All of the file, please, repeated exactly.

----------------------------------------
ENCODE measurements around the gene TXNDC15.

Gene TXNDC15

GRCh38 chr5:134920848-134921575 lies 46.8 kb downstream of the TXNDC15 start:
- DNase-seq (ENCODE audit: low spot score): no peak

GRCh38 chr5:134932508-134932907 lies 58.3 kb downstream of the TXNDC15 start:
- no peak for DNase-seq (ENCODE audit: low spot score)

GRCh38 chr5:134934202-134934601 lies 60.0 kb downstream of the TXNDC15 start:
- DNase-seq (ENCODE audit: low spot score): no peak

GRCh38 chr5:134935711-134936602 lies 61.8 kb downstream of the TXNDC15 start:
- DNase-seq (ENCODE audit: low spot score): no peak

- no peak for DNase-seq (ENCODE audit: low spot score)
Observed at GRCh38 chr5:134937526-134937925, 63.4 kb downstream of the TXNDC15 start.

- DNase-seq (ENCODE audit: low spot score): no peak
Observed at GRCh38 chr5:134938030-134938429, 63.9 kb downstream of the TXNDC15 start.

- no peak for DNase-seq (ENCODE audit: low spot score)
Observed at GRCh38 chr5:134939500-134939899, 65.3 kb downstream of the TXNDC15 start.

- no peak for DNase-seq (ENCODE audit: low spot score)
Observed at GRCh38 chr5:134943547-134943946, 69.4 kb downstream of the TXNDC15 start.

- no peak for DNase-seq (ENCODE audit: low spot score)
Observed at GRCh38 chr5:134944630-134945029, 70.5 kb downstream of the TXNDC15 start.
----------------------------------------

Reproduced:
ENCODE measurements around the gene TXNDC15.

Gene TXNDC15

GRCh38 chr5:134920848-134921575 lies 46.8 kb downstream of the TXNDC15 start:
- DNase-seq (ENCODE audit: low spot score): no peak

GRCh38 chr5:134932508-134932907 lies 58.3 kb downstream of the TXNDC15 start:
- no peak for DNase-seq (ENCODE audit: low spot score)

GRCh38 chr5:134934202-134934601 lies 60.0 kb downstream of the TXNDC15 start:
- DNase-seq (ENCODE audit: low spot score): no peak

GRCh38 chr5:134935711-134936602 lies 61.8 kb downstream of the TXNDC15 start:
- DNase-seq (ENCODE audit: low spot score): no peak

- no peak for DNase-seq (ENCODE audit: low spot score)
Observed at GRCh38 chr5:134937526-134937925, 63.4 kb downstream of the TXNDC15 start.

- DNase-seq (ENCODE audit: low spot score): no peak
Observed at GRCh38 chr5:134938030-134938429, 63.9 kb downstream of the TXNDC15 start.

- no peak for DNase-seq (ENCODE audit: low spot score)
Observed at GRCh38 chr5:134939500-134939899, 65.3 kb downstream of the TXNDC15 start.

- no peak for DNase-seq (ENCODE audit: low spot score)
Observed at GRCh38 chr5:134943547-134943946, 69.4 kb downstream of the TXNDC15 start.

- no peak for DNase-seq (ENCODE audit: low spot score)
Observed at GRCh38 chr5:134944630-134945029, 70.5 kb downstream of the TXNDC15 start.